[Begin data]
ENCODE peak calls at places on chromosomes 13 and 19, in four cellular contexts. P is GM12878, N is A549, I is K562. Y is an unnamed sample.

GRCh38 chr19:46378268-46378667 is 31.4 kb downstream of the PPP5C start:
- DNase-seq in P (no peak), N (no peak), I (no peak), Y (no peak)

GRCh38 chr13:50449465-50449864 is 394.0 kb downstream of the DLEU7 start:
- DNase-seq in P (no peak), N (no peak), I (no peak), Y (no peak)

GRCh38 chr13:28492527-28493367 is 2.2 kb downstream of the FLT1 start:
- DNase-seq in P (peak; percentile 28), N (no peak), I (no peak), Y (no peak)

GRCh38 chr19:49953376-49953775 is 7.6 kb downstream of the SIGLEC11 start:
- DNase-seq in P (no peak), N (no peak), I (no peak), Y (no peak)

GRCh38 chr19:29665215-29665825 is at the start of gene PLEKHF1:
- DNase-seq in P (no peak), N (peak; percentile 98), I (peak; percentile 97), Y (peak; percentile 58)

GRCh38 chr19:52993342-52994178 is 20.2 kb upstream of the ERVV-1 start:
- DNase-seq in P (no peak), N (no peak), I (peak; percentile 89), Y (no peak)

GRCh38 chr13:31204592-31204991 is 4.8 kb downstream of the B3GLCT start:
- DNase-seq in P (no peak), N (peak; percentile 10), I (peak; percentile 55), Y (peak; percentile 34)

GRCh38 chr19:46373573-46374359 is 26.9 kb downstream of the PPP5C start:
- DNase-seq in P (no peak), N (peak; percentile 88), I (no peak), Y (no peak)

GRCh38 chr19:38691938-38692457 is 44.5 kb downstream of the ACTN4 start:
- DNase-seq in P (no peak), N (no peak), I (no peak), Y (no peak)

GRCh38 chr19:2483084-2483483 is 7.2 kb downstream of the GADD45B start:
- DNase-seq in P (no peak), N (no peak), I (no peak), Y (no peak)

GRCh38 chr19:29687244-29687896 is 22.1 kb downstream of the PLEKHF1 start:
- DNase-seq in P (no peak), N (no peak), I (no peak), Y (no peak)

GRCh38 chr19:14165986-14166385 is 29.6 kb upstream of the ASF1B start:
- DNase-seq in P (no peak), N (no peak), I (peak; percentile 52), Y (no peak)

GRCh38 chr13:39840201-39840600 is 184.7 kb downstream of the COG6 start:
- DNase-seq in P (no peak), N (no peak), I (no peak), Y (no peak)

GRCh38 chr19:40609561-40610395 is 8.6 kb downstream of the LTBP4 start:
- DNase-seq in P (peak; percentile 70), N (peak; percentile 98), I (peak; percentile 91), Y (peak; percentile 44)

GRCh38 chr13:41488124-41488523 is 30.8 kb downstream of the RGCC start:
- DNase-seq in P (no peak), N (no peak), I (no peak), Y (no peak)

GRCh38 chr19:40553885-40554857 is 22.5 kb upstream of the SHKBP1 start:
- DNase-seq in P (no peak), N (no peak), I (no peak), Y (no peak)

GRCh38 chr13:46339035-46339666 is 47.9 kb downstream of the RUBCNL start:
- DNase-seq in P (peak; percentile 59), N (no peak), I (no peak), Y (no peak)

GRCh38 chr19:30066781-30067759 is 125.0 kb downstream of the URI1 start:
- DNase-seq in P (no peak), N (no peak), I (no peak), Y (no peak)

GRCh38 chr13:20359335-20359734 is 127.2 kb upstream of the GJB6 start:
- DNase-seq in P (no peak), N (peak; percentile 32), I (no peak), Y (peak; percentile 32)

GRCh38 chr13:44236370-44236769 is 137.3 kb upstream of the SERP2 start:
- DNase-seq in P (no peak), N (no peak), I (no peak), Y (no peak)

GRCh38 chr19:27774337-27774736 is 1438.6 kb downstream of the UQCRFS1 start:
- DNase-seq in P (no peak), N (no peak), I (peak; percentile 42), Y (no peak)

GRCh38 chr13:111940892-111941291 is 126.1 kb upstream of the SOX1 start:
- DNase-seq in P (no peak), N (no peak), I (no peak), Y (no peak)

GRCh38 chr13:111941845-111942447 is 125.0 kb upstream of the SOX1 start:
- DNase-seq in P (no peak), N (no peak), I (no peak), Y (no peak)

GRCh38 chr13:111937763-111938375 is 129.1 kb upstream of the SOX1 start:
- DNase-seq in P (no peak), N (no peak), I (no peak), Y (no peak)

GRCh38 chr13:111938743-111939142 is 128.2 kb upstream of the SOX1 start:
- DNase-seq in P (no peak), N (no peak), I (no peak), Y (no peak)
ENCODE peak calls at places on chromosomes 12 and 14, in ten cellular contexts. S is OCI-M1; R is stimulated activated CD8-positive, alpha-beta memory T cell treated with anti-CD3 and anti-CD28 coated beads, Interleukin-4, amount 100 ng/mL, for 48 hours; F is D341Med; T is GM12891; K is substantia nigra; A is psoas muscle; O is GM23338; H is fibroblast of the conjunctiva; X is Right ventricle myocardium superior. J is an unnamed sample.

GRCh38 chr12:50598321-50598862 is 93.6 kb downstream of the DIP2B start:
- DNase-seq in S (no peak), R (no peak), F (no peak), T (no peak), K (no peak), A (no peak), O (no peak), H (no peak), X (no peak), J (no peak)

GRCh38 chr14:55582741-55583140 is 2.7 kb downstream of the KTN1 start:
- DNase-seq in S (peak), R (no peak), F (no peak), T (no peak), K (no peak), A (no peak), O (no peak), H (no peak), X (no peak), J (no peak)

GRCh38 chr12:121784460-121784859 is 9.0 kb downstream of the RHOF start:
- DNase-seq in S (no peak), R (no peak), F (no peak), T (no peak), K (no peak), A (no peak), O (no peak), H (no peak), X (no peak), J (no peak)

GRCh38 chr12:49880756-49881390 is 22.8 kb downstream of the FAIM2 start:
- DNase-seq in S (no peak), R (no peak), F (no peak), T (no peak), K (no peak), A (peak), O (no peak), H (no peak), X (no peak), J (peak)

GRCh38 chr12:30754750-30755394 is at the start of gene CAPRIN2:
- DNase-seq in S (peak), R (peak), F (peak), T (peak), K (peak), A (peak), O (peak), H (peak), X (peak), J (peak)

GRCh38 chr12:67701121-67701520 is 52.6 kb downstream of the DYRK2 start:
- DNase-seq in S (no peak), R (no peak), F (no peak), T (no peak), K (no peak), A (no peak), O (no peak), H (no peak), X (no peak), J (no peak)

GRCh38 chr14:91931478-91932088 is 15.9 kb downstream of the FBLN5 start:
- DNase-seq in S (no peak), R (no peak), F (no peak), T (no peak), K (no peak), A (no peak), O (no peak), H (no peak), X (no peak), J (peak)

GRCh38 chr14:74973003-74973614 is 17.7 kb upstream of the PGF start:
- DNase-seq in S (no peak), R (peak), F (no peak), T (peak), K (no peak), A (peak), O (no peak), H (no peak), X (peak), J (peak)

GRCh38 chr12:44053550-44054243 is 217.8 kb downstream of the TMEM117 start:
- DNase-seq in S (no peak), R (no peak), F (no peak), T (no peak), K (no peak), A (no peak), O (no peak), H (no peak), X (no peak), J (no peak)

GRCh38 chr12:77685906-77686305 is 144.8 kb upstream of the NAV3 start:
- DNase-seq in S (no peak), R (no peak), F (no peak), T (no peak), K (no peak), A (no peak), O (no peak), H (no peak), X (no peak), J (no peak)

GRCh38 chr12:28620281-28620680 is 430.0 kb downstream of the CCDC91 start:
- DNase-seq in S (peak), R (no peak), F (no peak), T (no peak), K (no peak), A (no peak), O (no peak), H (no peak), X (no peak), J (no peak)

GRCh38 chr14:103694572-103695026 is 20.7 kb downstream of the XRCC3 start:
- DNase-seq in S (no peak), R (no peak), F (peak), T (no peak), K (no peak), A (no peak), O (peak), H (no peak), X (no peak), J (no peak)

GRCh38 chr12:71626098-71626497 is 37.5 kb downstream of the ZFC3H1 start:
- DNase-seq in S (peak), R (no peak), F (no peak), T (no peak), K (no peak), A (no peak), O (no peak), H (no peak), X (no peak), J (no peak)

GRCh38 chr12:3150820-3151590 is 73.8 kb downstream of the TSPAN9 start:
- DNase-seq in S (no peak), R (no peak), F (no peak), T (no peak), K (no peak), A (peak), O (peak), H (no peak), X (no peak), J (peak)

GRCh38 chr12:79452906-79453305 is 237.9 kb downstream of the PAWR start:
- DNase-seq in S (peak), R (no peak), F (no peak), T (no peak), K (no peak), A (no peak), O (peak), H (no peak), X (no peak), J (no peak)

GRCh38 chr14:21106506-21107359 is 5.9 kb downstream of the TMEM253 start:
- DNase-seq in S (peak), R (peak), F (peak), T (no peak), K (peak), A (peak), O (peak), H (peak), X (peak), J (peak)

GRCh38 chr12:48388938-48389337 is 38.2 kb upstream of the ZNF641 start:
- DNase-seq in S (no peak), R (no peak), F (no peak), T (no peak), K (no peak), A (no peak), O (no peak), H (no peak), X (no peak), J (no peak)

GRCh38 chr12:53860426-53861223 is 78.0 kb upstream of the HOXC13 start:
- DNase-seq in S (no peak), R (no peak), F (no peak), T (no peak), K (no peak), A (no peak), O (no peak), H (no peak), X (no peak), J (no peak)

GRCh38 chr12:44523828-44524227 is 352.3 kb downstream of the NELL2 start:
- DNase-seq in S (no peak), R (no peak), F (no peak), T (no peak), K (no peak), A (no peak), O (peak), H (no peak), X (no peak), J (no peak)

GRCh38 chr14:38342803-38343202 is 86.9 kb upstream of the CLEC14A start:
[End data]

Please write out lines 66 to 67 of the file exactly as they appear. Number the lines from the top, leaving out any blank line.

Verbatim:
- DNase-seq in S (no peak), R (no peak), F (no peak), T (no peak), K (no peak), A (no peak), O (no peak), H (no peak), X (no peak), J (peak)

GRCh38 chr14:74973003-74973614 is 17.7 kb upstream of the PGF start: